"Ultimately, the Legislature lumped these subjects, together with prohibitions on mask and vaccine mandates, into 229 pages of statutory changes through HB 2898," she said. Conover said the version of the bill introduced in May was 111 pages, but the amended version added over100 pages of new changes, "passed by a razor-thin majority of the Legislature only hours after the new language was made public in late June."

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"This is precisely the danger Arizona’s single-subject rule is designed to protect against – last minute 'log rolling,'" she wrote.

Conover told the court that the harm caused by stripping Arizona counties and schools of their autonomy in determining whether to mandate masks and vaccines is not speculative, and she criticized the state's argument that the additions were "tangentially" related, calling the state's arguments ex post facto.

"The Arizona Constitution requires legislation to embrace but one subject and matters properly connected," she said. "The test for whether a matter is 'properly connected' cannot rest on whether an adroit attorney can imagine and articulate an ex post facto justification – that will almost certainly always be the case."

"Here, the legislative record reveals an intent driving legislative language that is wholly unrelated to the subject of the act," she said.

Conover also attacked the state's argument that mask mandates or vaccinations could drive down school enrollment.

"While this assertion may present a tangential financial connection, it does not present a logical or natural connection. And, it does not exist in the legislative history," she said. "Arizona’s public school districts fight tooth and nail to maintain enrollment to retain a slice of limited available funding." 

"It is not natural or logical that school districts would jeopardize enrollment or funding in exchange for strict adherence to mask or vaccine mandates," she wrote. "It is much more logical and reasonable that more parents would prefer to enroll their kids in schools with strict COVID-19 mitigation efforts to ensure their health and safety – particularly for students 12 years old and younger and not eligible to be vaccinated."

She noted that TUSD avoided removing students from the district.

TUSD outlined its own mask mandate in a memo to the student superintendent of schools, writing that TUSD serves over 40,000 students, and impacts the lives of over 100,000 families, guardians and employees and their families.  "To protect the health and well-being of our students, their families, and our staff and their families, TUSD enacted a universal mask mandate for the start of the 2021-22 school year as recommended by the Pima County Health Department and the Centers for Disease Control and Prevention."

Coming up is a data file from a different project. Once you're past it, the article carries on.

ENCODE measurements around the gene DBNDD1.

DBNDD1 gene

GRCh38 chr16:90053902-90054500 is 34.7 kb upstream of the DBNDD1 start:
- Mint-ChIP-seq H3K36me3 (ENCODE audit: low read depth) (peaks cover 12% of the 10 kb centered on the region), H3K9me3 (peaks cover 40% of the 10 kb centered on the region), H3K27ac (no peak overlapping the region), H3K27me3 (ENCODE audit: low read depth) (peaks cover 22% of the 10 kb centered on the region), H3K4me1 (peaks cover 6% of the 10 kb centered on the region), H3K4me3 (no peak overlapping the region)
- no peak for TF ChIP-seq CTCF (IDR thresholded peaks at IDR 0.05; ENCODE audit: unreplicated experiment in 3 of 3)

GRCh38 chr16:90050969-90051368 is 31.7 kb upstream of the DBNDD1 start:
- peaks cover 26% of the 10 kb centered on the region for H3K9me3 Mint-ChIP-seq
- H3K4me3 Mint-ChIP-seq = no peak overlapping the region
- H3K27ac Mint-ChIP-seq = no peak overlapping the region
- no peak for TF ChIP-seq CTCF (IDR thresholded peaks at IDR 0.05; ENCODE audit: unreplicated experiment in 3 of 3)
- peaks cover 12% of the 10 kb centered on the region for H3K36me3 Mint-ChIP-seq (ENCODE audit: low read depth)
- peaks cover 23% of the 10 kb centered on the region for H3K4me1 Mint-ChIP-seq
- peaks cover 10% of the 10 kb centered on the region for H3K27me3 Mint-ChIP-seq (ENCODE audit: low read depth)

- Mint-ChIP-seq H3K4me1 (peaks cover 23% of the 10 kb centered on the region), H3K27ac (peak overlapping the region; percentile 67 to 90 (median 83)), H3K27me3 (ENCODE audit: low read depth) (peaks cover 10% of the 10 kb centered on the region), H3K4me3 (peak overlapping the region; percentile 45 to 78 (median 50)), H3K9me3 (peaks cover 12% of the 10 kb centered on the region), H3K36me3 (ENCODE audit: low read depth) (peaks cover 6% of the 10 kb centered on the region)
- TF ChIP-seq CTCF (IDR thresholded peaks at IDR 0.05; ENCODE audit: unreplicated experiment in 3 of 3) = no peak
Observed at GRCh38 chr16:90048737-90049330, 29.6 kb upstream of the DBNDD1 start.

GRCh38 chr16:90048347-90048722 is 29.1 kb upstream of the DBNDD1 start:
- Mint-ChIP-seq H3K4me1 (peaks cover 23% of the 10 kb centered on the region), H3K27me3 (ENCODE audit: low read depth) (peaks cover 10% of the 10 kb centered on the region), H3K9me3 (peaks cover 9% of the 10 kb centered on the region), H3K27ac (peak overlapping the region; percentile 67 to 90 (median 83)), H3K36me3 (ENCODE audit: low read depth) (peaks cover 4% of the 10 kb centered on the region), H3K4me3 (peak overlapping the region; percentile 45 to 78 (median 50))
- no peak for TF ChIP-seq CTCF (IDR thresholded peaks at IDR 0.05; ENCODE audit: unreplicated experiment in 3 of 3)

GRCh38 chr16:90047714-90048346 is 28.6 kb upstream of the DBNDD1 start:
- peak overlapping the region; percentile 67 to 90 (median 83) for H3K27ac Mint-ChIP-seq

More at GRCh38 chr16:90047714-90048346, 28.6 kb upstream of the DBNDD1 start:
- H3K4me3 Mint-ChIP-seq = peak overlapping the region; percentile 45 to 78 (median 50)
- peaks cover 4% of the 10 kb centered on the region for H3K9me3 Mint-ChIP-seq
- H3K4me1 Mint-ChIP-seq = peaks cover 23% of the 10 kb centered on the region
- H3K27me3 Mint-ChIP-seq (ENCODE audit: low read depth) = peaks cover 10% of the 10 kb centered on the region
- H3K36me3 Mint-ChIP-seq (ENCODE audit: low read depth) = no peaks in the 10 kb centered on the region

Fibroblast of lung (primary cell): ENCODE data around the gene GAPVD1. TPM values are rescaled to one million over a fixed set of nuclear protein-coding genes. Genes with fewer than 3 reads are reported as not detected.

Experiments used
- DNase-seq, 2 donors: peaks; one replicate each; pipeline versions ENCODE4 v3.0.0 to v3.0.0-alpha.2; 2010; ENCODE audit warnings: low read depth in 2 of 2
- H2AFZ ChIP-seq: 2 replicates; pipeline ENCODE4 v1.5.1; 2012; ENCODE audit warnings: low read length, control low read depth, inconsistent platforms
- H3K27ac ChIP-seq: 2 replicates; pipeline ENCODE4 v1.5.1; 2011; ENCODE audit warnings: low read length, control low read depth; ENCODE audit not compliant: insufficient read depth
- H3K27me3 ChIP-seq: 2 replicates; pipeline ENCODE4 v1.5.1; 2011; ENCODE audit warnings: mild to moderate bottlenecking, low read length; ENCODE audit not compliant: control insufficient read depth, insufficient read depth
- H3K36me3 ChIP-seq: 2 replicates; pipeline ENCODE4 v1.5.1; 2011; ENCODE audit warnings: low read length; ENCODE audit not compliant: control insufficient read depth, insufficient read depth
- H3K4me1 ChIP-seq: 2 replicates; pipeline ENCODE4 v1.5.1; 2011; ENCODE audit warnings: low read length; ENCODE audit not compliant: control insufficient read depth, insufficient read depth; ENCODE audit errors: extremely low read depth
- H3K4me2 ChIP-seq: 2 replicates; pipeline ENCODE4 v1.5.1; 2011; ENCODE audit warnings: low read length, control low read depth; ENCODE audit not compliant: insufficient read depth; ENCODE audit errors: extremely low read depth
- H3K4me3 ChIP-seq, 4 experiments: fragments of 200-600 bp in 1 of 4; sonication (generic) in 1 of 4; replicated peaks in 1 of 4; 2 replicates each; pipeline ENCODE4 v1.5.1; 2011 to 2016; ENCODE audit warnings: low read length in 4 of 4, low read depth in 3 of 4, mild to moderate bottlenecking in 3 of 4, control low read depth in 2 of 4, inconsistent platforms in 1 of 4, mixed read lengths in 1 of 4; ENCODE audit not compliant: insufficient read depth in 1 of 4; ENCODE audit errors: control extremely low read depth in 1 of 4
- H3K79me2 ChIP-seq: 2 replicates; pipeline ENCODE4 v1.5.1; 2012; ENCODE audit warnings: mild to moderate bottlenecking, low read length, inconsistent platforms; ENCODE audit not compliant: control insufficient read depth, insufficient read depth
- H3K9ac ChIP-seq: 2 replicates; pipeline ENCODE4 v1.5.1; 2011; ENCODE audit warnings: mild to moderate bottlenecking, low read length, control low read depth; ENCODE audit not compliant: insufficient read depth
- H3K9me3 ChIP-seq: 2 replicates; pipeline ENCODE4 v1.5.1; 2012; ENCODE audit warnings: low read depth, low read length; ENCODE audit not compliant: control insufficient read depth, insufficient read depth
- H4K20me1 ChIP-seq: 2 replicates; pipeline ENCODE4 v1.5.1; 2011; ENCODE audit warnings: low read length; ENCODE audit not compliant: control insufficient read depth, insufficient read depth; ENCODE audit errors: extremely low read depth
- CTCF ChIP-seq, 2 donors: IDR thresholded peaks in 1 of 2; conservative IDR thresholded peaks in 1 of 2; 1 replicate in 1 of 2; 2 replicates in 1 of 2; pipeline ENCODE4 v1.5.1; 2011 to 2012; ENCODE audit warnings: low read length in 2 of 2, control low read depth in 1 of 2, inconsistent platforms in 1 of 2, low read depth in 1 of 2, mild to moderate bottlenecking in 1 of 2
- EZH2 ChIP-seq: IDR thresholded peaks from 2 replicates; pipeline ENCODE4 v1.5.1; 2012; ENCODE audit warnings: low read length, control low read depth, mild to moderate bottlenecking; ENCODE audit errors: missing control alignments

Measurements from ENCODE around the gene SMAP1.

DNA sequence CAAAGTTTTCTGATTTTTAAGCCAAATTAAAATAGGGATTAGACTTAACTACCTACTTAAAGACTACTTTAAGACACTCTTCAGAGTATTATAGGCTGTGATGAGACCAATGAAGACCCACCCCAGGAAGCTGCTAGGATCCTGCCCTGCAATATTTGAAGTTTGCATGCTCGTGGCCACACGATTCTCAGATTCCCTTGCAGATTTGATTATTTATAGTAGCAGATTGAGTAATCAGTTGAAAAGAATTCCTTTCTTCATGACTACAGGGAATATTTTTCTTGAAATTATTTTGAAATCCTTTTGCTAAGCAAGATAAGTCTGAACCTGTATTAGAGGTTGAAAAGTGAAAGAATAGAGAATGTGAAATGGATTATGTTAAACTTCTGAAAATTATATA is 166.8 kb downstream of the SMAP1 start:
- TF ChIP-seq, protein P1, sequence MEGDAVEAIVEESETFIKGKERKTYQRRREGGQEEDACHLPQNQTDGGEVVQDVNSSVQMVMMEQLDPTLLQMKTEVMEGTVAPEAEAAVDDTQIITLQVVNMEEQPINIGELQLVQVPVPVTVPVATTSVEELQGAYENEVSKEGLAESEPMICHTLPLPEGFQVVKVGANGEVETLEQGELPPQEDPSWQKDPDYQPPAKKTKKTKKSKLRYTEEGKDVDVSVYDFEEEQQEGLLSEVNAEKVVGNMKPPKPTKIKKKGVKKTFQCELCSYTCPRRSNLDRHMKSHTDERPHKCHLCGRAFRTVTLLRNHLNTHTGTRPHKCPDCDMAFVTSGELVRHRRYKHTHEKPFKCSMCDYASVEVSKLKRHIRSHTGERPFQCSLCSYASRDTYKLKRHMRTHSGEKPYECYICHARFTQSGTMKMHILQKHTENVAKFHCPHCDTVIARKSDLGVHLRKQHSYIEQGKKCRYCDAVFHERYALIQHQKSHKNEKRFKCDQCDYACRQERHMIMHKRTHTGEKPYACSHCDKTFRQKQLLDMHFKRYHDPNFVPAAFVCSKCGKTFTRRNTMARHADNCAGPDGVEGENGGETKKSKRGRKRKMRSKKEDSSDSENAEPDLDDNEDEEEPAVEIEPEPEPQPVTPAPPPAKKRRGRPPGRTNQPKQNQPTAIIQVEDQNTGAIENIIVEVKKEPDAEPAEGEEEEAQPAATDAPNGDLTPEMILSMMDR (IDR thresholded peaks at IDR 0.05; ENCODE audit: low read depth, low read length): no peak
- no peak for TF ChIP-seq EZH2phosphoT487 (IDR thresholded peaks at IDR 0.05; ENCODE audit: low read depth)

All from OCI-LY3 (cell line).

The district said that it avoided excluding students, and that TUSD principals are "under strict directives not to engage in exclusionary actions for students refusing to mask in the face of our mask mandate." Instead, teachers are "encouraged" to socially-distance the student, and give students alternative activities during a team assignment. 

"As a last resort, if a student repeatedly refuses to wear a mask, the student may be subjected to placement into the Tucson Unified Virtual Academy. The district said this was "consistent" with its obligation to provide free and appropriate education to qualified students with disabilities. 

"We work to accommodate the student while continuing to provide the best quality education possible," district officials said.

"It is wholly illogical that we would dis-enroll a student for not wearing a mask, that would be against the student’s emotional and academic well-being as well as contrary to our mission of welcoming, caring for, educating, and ensuring the personal and academic success of all the children and young we serve as a district and learning community."

The district said that "Luckily, this has not even been a frequently occurring issue," adding that during the first month of school, the district assigned a few students to TUVA in "exceptional circumstances and isolated situation."

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A Maricopa County Superior Court judge will consider a lawsuit over the state's ban on mask mandates.